UPS did fine by me. The second day orders arrived on schedule or in some cases a day earlier. I love Amazon prime for last minute Christmas shopping.
Fed Ex is the one that ticked me off. 3 days to deliver a package that was supposed to be on overnight service. Then when they did deliver it, they recorded it as being on the porch and instead they left it out by the road where we couldn’t see it from the house. Thankfully I had given it enough time that it was here Christmas eve, but it was still a concern until we found where they put it.
Sounds identical to my experience with both companies this year. UPS delivered right to the house and in some cases ahead of schedule. FedEx took 3 days to do an overnight delivery and then left it by the road, out of sight until we happened to see it on our way out to midnight mass and the driver had the gall to report it is delivered to the porch.
The odd part was it was scanned in Mesquite Texas and then went BACK to Lenexa Kansas where it was held. I had 4 calendars in one package and was charged $2.50 EACH ($10.00) for the shipping.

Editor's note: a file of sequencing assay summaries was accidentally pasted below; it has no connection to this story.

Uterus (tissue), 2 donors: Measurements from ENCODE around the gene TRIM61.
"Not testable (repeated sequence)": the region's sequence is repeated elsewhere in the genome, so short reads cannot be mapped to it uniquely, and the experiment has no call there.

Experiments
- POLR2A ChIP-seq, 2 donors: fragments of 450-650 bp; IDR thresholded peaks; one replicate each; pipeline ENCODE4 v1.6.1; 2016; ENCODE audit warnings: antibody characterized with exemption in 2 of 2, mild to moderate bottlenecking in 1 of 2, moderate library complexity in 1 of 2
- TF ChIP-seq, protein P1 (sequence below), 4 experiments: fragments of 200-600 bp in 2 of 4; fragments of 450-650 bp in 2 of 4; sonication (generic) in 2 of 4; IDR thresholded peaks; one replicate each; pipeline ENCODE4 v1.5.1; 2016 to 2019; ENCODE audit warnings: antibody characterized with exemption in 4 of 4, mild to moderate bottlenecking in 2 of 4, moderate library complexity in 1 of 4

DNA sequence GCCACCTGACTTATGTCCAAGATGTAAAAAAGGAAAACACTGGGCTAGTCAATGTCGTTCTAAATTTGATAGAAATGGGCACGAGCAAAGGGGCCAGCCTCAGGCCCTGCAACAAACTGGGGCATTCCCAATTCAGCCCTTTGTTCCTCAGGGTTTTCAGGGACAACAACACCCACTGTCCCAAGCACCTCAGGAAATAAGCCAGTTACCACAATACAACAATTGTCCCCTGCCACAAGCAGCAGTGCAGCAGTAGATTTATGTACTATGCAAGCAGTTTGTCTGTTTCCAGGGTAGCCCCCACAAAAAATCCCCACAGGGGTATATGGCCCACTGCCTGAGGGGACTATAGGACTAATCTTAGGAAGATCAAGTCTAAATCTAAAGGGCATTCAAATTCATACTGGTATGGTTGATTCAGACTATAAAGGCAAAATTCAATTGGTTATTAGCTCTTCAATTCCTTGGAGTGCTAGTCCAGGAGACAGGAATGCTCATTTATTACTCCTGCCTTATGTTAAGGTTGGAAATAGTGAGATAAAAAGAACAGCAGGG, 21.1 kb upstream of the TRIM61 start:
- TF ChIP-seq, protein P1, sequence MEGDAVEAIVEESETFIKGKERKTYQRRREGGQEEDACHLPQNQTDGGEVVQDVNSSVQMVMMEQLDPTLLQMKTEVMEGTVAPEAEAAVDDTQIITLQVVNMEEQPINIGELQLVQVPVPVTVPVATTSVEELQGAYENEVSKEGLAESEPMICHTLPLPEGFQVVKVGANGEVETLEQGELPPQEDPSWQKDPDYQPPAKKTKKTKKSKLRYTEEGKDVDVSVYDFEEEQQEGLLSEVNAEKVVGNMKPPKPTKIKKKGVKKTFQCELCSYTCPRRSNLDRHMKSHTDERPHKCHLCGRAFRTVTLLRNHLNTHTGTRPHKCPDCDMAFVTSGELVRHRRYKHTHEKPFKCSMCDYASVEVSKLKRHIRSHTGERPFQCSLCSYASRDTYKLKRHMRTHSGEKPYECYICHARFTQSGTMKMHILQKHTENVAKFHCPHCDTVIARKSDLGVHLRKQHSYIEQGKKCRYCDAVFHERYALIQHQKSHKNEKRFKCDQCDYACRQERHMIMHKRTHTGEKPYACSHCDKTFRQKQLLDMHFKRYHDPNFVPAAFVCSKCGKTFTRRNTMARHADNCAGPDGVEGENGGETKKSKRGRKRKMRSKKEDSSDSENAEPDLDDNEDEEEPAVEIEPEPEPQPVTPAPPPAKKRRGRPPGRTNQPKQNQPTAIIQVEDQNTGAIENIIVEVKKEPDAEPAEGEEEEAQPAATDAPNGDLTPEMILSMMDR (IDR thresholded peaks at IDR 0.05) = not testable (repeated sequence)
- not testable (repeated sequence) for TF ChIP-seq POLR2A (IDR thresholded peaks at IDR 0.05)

Has ANYONE thought that this year was the SHORTEST Christmas Shopping Season that you can have. Thanksgiving was the LATEST that is could be in November. All of this sounds like “Piss-Poor” “Planning”!
Blame the incompetent post office. More and more people have learned to use UPS and FedEx. UPS and FedEx can’t carry that many extra employees all year that are only needed at Christmas.
The post office COULD use their army of middle managers (who outnumber mail deliverers 6 to 1). But then someone might notice that having them missing from their desks makes the USPS run better.
Yeah, I have had similar happen to me. Although one Fedex shipment to me was worse. Started out in Amarillo TX, going to South Central NM.
Went from Amarillo to Ft. Worth, to Denver, to Salt Lake City, to Los Angeles, Back to Denver, then to Albuquerque, then to Roswell, then out to me for delivery from Roswell.
I know that they have some computer program that routes things for speed, and making connections, not distance, but that was ridiculous.
Still, I can’t overall complain about the service I have received from UPS, FedEx or USPS. With some minor glitches, they have been early more than they have been late, the last few years, and most of the times for late, it has been weather.
I just don’t understand why people get worked up with everything being delivered by Christmas day. I like the item of Christmas Day being focused on Christ/family time and not obsessing about gifts. Even for kids it is total overload. When our children were younger we would spread the gifts out over 5 days leading up to Christmas. We are not big Santa people so early on our kids where not waiting for one big exhausting day. We enjoy gift giving so it was fun to each open a gift per night and actually enjoy the gift. Christmas morning is now just a nice breakfast and a few simple/practical gifts like clothing.